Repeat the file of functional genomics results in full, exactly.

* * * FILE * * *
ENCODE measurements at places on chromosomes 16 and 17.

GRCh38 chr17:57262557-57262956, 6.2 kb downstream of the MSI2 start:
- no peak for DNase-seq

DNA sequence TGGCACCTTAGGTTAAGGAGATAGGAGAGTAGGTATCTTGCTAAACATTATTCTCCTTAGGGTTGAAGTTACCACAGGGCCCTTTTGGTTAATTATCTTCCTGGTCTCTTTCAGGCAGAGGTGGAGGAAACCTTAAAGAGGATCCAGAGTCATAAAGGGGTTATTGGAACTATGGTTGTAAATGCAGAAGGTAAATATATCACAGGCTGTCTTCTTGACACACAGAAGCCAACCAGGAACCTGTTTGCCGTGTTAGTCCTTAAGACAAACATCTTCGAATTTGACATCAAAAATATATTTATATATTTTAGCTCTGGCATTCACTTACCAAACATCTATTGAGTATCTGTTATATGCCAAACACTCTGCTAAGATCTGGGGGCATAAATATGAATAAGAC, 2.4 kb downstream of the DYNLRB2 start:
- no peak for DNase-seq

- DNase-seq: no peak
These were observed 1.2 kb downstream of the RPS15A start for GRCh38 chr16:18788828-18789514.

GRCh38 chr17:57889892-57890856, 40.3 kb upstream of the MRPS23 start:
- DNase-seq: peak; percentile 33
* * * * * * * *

ENCODE measurements at places on chromosomes 16 and 17.

GRCh38 chr17:57262557-57262956, 6.2 kb downstream of the MSI2 start:
- no peak for DNase-seq

DNA sequence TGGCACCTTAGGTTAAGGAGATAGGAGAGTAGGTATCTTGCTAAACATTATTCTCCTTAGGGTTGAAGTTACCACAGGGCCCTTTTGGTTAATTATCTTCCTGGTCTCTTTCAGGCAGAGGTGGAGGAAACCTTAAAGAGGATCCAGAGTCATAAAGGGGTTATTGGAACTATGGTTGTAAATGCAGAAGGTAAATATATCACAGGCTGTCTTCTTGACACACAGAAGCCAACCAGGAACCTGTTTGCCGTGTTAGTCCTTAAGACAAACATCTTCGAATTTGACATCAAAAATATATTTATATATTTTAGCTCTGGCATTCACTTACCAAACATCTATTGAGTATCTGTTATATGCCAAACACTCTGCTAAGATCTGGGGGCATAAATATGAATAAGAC, 2.4 kb downstream of the DYNLRB2 start:
- no peak for DNase-seq

- DNase-seq: no peak
These were observed 1.2 kb downstream of the RPS15A start for GRCh38 chr16:18788828-18789514.

GRCh38 chr17:57889892-57890856, 40.3 kb upstream of the MRPS23 start:
- DNase-seq: peak; percentile 33